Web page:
Review: 2021 Mazda6 Kuro Edition
Mazda’s mid-size goes aspirational
In a consumer market that has moved decidedly away from the segment it occupies, the Mazda6 continues to mark the time as a fine example of a vehicle most new car buyers ignore.
Only 1,049 Mazda6s were sold in Canada in 2020 that represented a 25 per cent year-over-year decline. It suffered a similar fate in the U.S. where 16,204 units were sold, which equalled a 24 per cent drop. Certainly, the pandemic didn’t help the fortunes of the Mazda6 (or any other vehicle) in 2020, but how far its sales will rebound going forward is an open question.
Regardless, the Mazda6, now in its third generation, soldiers on. The current model was introduced globally in 2012, and in North America in 2013 as a 2014 model. A mid-cycle refresh in 2018 introduced new front and rear fascias, new headlights and taillights and a revamped interior, among other changes.
In terms of powertrains, two 2.5-litre Skyactiv-G four-cylinder engines are available: one normally aspirated, one turbocharged. Both are paired with a six-speed automatic transmission that drives the front wheels. The Canadian market is well-served with five available grades. The bottom three (GS, GS-L and GT) come standard with the non-turbo 2.5-litre (187 hp / 186 lb-ft), while the top two (Kuro Edition, Signature) receive the more powerful 2.5-litre turbo (227 hp / 310 lb-ft). Of note, 93 octane fuel boosts output of the latter engine to 250 hp / 320 lb-ft.
The Kuro Edition is a new arrival for 2021 and, for an extra $3,000 over the GT, it receives the more powerful 2.5-litre turbo engine along with a host of black trim items (mirror caps, front and rear door panels, 19-inch wheels, etc.) and a Garnet Red leather interior that includes soft touch panels in the dashboard, centre console and doors finished with decorative stitching. Two exterior colours are available: Jet Black Mica and Polymetal Grey Metallic. For the purposes of this review, Mazda Canada set me up with a copy of the former. Of note, Mazda offers similar Kuro Edition models for its CX-5 and CX-9 utilities.
Regarding the Mazda6’s design, I’ll be brief: it has aged well. The 2018 refresh went just far enough to keep the car current, without blunting its original appeal. The car’s sleek lines, handsome proportions and sharp aerodynamic aesthetic is as prominent now as it was when it went on sale in 2013. It doesn’t feel like it’s been around for almost a decade, which is not something that can be said for most cars of its age.
The GT is the donor car for the Kuro Edition from a content perspective, so the starting point is hardly bare bones. Standard kit on that model includes an 8-inch infotainment display with embedded navigation, leather seating, 11-speaker Bose audio system, wireless Apple CarPlay, LED lighting (standard on all Mazda6 models) and a slew of safety features such as pedestrian detection, lane departure warning, lane keep assist and the like.
The GT equipment combined with content unique to the Kuro Edition makes for a rich mass market-branded car. Near premium, I’d say, which is in keeping with other upper-trim Mazdas I’ve driven in recent years. Touch points have a richness to their construction and controls and switches operate with simple precision exuding an aspirational aesthetic. A spacious cabin with room for five and a 416-litre trunk underlines its high degree of practicality.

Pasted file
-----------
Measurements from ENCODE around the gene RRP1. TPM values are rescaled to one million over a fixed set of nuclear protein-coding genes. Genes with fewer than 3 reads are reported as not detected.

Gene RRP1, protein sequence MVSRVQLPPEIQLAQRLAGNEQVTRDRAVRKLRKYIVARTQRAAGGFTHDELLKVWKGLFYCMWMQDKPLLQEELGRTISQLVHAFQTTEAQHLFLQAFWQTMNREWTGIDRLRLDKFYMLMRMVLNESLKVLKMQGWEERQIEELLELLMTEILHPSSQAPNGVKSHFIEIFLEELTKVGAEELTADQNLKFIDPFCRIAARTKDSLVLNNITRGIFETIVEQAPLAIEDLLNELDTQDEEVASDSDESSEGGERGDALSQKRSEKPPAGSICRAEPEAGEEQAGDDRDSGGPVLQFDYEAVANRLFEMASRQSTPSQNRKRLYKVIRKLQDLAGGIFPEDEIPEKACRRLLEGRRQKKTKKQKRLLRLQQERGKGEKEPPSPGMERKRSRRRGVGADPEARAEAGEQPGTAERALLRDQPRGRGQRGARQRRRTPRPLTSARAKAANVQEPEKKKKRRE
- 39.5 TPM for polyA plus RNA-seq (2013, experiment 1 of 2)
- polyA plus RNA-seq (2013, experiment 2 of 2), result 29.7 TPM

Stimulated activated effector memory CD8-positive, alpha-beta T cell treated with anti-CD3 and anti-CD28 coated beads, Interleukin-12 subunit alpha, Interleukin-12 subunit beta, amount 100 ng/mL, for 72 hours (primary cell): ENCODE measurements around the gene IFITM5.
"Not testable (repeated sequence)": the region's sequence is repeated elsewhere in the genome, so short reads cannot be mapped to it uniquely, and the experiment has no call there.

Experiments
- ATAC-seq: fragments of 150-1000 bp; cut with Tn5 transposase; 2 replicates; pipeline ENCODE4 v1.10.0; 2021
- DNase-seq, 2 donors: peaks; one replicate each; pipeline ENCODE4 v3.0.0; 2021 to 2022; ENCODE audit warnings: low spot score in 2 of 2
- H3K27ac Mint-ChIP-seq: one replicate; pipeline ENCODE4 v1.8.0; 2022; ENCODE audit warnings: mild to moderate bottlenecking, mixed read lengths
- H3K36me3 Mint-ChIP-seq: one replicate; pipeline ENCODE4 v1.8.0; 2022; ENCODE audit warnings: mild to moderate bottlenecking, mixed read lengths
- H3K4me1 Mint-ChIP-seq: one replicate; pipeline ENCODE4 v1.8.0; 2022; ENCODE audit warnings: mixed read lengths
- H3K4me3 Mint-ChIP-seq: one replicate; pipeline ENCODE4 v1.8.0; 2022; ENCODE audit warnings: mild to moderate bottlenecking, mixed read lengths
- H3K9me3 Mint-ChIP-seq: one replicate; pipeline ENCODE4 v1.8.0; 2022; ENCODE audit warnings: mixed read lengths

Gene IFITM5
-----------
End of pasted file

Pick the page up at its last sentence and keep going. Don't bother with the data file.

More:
On the road, the 2.5-litre turbocharged 4-cylinder offer brisk acceleration, particularly with sport mode engaged, and feels responsive throughout the rev range. The driving character doesn’t change that much, but a flick of the sport mode tab on the centre console will bump the revs noticeably for sharper throttle response, and the six-speed automatic will hold revs longer between upshifts – standard sport mode stuff. A manual mode with paddle shifters allows for a more dynamic driving experience if one so chooses.
As for ride and handling, I didn’t have access to a closed course but in everyday driving conditions the Mazda6 Kuro delivers a solidly planted ride that feels responsive and comfortable. Steering response and general handling are impressive, but broken and patchy pavement did upset the ride somewhat, as it does for most cars. Sound suppression is reasonably good, although the use of sport mode will deliver more engine noise into the cabin. I didn’t find it to be too obtrusive, but your mileage may vary.
While it may not appear especially striking at first glance, the Mazda6 Kuro Edition’s subtle appeal grows over time. It’s contemporary good looks, rich appointments and aspirational feel make it an easy car to enjoy. Its drive carries some performance, but its all-around competence as a daily driver is what lingers.
What I said recently about the Volkswagen Arteon applies here, as it does for most remaining sedans: buyers should give them fair consideration. If they do, they just might find what they were looking for. Like the Mazda6 Kuro Edition, for example.
The vehicle was provided to the writer by the automaker. Content and vehicle evaluations were not subject to approval.
2021 Mazda6 Kuro Edition
BODY STYLE: mid-size sedan
DRIVE METHOD: Front-engine, front-wheel-drive, six-speed automatic transmission
ENGINE: 2.5-litre turbocharged 4-cylinder (227 hp, 310 lb-ft; 250 hp / 320 lb-ft w/ 93 octane)
FUEL ECONOMY: (Regular 87) 10.0 / 7.5 / 8.9 L / 100 km city / highway / combined
CARGO VOLUME: 416 litres (14.7 cu ft)
PRICE: $37,950 base, $37,950 as tested, excl. taxes